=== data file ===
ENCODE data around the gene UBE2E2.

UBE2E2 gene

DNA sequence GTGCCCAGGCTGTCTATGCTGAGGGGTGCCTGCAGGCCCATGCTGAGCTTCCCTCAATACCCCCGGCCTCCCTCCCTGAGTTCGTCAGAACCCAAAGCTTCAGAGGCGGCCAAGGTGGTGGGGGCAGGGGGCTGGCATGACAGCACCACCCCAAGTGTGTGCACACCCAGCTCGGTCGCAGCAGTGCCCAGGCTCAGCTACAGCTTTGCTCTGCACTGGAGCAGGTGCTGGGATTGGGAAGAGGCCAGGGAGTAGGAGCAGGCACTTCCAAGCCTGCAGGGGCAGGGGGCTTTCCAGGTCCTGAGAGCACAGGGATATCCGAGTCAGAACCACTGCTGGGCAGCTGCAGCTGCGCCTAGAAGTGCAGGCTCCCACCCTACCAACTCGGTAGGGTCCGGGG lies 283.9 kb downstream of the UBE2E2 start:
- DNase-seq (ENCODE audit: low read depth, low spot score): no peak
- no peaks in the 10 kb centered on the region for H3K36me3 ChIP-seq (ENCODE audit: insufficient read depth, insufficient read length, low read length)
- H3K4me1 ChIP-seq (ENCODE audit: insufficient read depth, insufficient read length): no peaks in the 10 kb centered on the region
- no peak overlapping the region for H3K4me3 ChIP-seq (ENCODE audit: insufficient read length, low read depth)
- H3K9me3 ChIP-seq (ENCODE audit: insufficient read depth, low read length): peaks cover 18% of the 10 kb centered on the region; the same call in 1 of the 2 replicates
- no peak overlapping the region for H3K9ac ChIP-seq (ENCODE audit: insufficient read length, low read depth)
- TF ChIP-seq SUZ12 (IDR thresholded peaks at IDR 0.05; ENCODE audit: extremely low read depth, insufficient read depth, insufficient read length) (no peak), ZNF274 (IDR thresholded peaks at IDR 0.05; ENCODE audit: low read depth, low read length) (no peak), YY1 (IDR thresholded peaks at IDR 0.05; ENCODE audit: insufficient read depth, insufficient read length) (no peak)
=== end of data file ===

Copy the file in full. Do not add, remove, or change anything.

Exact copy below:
ENCODE data around the gene UBE2E2.

UBE2E2 gene

DNA sequence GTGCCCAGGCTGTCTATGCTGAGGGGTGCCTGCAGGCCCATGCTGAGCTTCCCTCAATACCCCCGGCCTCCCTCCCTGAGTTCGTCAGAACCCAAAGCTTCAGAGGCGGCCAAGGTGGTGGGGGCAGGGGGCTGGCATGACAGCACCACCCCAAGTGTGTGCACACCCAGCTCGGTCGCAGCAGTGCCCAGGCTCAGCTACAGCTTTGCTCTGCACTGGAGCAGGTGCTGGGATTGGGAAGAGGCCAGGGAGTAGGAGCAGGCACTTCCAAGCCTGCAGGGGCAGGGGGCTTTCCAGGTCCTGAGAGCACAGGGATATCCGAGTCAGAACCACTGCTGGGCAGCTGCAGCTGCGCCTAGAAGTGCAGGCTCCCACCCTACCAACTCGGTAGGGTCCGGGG lies 283.9 kb downstream of the UBE2E2 start:
- DNase-seq (ENCODE audit: low read depth, low spot score): no peak
- no peaks in the 10 kb centered on the region for H3K36me3 ChIP-seq (ENCODE audit: insufficient read depth, insufficient read length, low read length)
- H3K4me1 ChIP-seq (ENCODE audit: insufficient read depth, insufficient read length): no peaks in the 10 kb centered on the region
- no peak overlapping the region for H3K4me3 ChIP-seq (ENCODE audit: insufficient read length, low read depth)
- H3K9me3 ChIP-seq (ENCODE audit: insufficient read depth, low read length): peaks cover 18% of the 10 kb centered on the region; the same call in 1 of the 2 replicates
- no peak overlapping the region for H3K9ac ChIP-seq (ENCODE audit: insufficient read length, low read depth)
- TF ChIP-seq SUZ12 (IDR thresholded peaks at IDR 0.05; ENCODE audit: extremely low read depth, insufficient read depth, insufficient read length) (no peak), ZNF274 (IDR thresholded peaks at IDR 0.05; ENCODE audit: low read depth, low read length) (no peak), YY1 (IDR thresholded peaks at IDR 0.05; ENCODE audit: insufficient read depth, insufficient read length) (no peak)